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Chris Marston

Chief Executive, LawNet Limited

Eight steps to resilience in 2021: Getting analytical

Eight steps to  resilience in  2021: Getting  analytical


Chris Marston shares the experts' top tips for a successful strategy for the future

It’s a well-worn cliché to say the legal sector faces unprecedented challenges this year.

Every year over the past decade has given us a headline encapsulating the latest bubble of uncertainty, whether it’s the Legal Aid, Sentencing and Punishment of Offenders Act 2012 (LASPO) or price transparency.

This time the challenge has greater resonance, despite being harder to pin down in a headline.

At this inflexion point, moving from the covid-19 tsunami of 2020 into the year ahead, we feel some renewed hope thanks to good news on vaccines.

But we are still heading into unknown territory.

No one can predict what is going to happen to the economy, how deep will be the impact of Brexit, or the extent to which we will go back to doing the things that constituted ‘normal’ life before the pandemic.

As Ed O’Rourke, chief executive officer at Ashtons Legal, says: “We face a volatile, uncertain and complex future.

I believe the biggest leadership issue is how to manage in that environment; how to instil calm confidence in our people, while being mindful of the mental health challenges arising from the demands of working differently.”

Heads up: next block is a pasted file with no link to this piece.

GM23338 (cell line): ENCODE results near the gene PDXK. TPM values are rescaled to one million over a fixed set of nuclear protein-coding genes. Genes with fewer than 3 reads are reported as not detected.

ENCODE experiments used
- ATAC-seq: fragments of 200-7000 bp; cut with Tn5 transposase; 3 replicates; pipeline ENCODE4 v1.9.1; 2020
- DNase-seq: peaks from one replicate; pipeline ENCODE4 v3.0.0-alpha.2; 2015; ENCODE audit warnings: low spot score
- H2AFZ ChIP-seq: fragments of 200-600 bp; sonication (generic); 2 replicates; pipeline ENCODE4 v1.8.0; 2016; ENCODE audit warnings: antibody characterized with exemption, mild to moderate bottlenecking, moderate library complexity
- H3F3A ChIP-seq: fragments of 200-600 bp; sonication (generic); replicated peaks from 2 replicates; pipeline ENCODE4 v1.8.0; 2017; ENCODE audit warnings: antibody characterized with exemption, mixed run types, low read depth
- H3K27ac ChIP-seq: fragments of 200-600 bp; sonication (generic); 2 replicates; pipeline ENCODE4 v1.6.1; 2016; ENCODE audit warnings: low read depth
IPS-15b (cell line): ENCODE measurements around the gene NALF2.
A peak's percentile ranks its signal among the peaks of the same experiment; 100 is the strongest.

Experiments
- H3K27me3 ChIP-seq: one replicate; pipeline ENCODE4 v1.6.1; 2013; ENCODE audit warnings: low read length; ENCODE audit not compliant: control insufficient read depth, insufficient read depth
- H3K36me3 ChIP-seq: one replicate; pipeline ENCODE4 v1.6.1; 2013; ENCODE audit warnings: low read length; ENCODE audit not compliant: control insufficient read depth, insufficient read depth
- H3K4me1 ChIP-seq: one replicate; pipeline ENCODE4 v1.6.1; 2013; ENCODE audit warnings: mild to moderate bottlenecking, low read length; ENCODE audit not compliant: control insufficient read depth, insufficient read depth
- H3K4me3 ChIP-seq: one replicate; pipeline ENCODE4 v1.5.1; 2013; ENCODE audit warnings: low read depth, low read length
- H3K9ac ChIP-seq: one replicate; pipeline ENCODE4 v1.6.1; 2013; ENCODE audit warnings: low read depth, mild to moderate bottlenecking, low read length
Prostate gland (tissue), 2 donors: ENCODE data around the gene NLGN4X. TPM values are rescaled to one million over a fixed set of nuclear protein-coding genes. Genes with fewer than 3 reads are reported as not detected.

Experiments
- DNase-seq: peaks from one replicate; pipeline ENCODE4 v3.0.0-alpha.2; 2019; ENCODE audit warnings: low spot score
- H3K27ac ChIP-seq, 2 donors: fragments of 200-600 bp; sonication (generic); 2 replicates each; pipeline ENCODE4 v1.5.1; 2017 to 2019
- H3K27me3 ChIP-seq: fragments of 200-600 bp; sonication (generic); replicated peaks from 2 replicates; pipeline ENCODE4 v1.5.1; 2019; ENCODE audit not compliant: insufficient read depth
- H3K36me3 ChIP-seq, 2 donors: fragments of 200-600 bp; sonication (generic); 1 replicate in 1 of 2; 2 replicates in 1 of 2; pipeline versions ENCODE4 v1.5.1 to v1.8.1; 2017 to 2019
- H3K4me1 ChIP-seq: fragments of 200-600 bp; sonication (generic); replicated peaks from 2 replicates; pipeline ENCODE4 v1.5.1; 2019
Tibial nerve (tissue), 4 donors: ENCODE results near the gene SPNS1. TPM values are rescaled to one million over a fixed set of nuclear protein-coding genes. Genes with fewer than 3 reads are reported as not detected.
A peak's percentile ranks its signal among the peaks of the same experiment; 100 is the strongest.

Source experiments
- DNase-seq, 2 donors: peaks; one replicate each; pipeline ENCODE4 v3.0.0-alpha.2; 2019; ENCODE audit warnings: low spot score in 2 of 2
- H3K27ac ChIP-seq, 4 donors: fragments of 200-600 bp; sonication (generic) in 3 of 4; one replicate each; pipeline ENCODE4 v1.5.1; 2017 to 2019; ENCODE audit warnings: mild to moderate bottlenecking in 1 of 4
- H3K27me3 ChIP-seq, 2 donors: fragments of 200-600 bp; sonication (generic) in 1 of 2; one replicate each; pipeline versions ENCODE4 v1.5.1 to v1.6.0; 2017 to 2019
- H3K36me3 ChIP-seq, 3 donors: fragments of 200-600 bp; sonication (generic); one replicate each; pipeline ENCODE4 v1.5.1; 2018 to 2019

While the future may be hard to decipher, I believe that many law firms are better placed than ever before to tackle what lies ahead.

Writing this article as we head towards the close of 2020, I can see many who have exceeded all expectations over recent months, having taken many leaps of faith.

But every firm, whatever its size, will need all the support it can get going forward.

Opportunities undoubtedly lie ahead, but preparedness is essential to seek out and take advantage of those opportunities when they arise.

Online discussions

At LawNet, we missed holding face-to-face events for training, development and networking, so we moved online early in the pandemic, establishing a series of regular online discussion groups for LawNet members, enabling them to share with each other and to discuss issues with a range of specialists.